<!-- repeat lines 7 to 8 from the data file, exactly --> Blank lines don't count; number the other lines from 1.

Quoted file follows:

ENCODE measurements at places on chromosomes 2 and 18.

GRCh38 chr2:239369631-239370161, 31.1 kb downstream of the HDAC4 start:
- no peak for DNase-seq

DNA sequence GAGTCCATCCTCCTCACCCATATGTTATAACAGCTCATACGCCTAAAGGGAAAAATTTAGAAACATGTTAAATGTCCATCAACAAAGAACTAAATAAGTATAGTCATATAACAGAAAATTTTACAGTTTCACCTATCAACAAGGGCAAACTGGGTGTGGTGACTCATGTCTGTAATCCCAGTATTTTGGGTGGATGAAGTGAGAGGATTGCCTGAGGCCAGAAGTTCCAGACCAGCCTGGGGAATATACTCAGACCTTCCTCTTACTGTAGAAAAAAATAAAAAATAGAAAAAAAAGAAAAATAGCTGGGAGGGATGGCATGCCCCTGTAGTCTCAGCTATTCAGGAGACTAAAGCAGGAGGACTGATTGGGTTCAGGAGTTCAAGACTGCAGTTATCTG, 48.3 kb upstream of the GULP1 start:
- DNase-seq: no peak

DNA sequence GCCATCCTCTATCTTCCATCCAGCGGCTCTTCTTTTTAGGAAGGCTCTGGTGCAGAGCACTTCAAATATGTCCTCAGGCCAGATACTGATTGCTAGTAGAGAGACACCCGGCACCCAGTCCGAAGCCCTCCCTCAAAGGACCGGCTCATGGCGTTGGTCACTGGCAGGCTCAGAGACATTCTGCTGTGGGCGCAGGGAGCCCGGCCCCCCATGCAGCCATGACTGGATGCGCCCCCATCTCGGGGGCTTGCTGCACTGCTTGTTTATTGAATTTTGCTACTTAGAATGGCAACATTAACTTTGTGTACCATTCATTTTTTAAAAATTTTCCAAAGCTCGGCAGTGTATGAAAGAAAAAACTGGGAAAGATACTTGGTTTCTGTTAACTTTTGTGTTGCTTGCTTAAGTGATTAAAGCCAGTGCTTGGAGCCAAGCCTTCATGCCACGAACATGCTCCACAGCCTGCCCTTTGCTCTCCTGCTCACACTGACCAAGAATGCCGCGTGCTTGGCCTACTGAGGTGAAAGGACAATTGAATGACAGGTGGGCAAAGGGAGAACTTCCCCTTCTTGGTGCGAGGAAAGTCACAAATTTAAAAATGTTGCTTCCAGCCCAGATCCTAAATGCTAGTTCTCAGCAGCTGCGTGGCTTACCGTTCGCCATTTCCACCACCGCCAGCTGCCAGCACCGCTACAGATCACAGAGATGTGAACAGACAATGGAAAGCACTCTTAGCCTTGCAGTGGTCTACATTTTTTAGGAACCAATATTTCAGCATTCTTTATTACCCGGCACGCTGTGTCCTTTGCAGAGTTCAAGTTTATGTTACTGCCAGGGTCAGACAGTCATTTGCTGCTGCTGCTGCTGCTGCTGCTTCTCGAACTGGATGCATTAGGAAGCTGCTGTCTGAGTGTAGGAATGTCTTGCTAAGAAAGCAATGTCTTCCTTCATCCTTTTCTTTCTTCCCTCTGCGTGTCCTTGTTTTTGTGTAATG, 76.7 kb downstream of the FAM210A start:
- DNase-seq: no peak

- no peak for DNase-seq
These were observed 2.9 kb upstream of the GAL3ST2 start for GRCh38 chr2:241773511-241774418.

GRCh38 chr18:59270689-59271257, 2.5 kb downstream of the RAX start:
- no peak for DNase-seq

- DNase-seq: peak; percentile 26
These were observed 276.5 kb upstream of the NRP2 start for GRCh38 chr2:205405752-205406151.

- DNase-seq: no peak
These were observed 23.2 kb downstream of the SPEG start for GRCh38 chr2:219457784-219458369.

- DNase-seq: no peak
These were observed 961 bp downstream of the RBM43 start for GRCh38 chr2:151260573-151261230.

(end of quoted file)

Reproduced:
- DNase-seq: no peak

- no peak for DNase-seq